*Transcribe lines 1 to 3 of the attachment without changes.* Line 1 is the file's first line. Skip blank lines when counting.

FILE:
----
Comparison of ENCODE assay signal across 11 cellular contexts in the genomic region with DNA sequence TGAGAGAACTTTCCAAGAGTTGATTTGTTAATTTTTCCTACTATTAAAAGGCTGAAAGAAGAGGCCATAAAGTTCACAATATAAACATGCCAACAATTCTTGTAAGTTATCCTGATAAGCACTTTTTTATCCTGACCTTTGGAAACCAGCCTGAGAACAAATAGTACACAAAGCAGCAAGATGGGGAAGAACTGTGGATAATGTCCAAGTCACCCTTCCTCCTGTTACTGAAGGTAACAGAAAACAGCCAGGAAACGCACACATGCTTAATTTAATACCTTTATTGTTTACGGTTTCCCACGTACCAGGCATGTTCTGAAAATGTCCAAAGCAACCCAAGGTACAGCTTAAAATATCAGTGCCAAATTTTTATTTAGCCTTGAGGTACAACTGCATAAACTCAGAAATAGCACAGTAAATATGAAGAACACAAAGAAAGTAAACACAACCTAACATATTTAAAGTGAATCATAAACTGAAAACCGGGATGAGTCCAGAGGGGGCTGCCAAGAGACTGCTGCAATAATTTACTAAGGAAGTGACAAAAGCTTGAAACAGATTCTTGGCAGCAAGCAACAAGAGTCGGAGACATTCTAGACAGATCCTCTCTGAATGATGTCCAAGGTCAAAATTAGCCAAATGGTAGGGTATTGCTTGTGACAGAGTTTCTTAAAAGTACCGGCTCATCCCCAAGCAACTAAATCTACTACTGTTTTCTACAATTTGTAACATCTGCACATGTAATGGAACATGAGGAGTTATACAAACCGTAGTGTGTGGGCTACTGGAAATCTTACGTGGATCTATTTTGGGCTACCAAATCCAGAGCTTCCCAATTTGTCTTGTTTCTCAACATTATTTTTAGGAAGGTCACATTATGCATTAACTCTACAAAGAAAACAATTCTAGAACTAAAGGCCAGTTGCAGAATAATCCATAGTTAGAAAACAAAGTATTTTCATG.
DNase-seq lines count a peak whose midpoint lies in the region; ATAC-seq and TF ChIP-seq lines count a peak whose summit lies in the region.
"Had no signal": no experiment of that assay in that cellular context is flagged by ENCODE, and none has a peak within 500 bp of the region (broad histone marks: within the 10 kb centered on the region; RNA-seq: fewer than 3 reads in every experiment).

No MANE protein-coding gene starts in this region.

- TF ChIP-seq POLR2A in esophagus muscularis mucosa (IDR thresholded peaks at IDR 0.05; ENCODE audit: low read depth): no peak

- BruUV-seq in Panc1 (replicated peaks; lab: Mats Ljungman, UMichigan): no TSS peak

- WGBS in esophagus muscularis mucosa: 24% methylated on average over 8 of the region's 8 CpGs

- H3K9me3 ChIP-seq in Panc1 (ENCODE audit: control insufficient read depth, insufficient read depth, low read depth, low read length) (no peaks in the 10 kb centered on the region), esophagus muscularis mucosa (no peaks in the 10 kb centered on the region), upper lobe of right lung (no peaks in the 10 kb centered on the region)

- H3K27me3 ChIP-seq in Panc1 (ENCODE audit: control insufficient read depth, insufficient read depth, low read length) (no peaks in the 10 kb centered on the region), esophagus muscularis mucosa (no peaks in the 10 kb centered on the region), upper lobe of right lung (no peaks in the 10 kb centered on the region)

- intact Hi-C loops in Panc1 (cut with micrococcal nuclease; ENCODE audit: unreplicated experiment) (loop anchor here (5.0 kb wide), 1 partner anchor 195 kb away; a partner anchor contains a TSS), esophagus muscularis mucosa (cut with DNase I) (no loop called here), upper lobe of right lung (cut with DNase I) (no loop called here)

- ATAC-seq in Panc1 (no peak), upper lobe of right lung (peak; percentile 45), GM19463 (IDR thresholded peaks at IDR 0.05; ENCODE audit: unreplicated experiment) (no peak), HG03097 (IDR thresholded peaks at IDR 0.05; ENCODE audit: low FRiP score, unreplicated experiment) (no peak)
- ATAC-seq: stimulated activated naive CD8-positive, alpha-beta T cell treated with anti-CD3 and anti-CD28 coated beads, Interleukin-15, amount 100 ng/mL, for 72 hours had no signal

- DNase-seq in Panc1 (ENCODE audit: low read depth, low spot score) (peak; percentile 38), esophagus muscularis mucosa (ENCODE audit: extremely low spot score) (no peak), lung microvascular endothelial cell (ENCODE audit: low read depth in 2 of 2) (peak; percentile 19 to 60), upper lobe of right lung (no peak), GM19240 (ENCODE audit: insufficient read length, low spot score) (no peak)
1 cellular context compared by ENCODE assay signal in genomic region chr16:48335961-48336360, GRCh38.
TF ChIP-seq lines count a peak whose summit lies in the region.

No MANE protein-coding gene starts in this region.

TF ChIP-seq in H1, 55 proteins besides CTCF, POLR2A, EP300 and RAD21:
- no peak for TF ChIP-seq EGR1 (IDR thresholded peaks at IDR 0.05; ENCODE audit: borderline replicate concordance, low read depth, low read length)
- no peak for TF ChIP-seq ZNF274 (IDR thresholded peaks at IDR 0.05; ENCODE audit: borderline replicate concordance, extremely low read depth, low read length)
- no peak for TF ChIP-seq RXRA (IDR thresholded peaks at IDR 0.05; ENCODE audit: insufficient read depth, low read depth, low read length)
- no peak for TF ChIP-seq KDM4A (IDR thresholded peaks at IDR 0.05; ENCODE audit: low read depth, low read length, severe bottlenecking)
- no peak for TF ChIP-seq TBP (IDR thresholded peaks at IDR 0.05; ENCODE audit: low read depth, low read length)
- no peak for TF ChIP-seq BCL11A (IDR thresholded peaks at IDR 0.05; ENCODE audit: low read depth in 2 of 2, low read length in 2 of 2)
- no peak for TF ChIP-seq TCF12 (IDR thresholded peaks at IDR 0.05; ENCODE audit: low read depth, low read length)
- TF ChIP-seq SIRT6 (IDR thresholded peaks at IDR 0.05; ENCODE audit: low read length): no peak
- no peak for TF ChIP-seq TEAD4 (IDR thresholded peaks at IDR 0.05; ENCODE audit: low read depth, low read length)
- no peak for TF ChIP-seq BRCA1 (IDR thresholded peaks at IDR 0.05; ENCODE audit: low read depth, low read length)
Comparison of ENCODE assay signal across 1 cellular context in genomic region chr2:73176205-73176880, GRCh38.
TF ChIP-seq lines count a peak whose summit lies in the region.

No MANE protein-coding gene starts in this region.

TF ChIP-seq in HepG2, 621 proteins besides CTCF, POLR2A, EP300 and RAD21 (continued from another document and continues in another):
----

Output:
Comparison of ENCODE assay signal across 11 cellular contexts in the genomic region with DNA sequence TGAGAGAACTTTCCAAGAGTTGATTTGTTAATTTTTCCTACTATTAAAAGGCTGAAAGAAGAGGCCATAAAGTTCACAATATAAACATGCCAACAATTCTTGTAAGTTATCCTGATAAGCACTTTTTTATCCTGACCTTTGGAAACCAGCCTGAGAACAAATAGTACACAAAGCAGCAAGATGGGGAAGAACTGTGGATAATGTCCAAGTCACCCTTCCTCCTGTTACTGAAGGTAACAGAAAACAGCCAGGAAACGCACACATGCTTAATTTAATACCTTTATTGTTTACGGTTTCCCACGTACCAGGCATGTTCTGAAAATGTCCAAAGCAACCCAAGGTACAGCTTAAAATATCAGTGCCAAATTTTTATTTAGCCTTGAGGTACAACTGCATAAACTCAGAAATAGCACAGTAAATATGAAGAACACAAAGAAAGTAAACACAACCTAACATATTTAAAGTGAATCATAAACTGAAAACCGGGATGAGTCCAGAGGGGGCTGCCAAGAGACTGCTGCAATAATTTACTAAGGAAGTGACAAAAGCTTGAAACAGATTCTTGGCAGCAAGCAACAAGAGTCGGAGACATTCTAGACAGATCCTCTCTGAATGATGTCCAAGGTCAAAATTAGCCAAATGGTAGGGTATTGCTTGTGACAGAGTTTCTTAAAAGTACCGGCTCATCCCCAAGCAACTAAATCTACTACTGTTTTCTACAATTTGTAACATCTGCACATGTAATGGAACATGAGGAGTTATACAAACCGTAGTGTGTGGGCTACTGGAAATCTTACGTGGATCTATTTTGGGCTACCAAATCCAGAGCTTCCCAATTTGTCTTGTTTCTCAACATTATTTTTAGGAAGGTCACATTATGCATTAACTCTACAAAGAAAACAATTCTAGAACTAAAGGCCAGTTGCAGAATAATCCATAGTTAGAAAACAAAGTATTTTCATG.
DNase-seq lines count a peak whose midpoint lies in the region; ATAC-seq and TF ChIP-seq lines count a peak whose summit lies in the region.
"Had no signal": no experiment of that assay in that cellular context is flagged by ENCODE, and none has a peak within 500 bp of the region (broad histone marks: within the 10 kb centered on the region; RNA-seq: fewer than 3 reads in every experiment).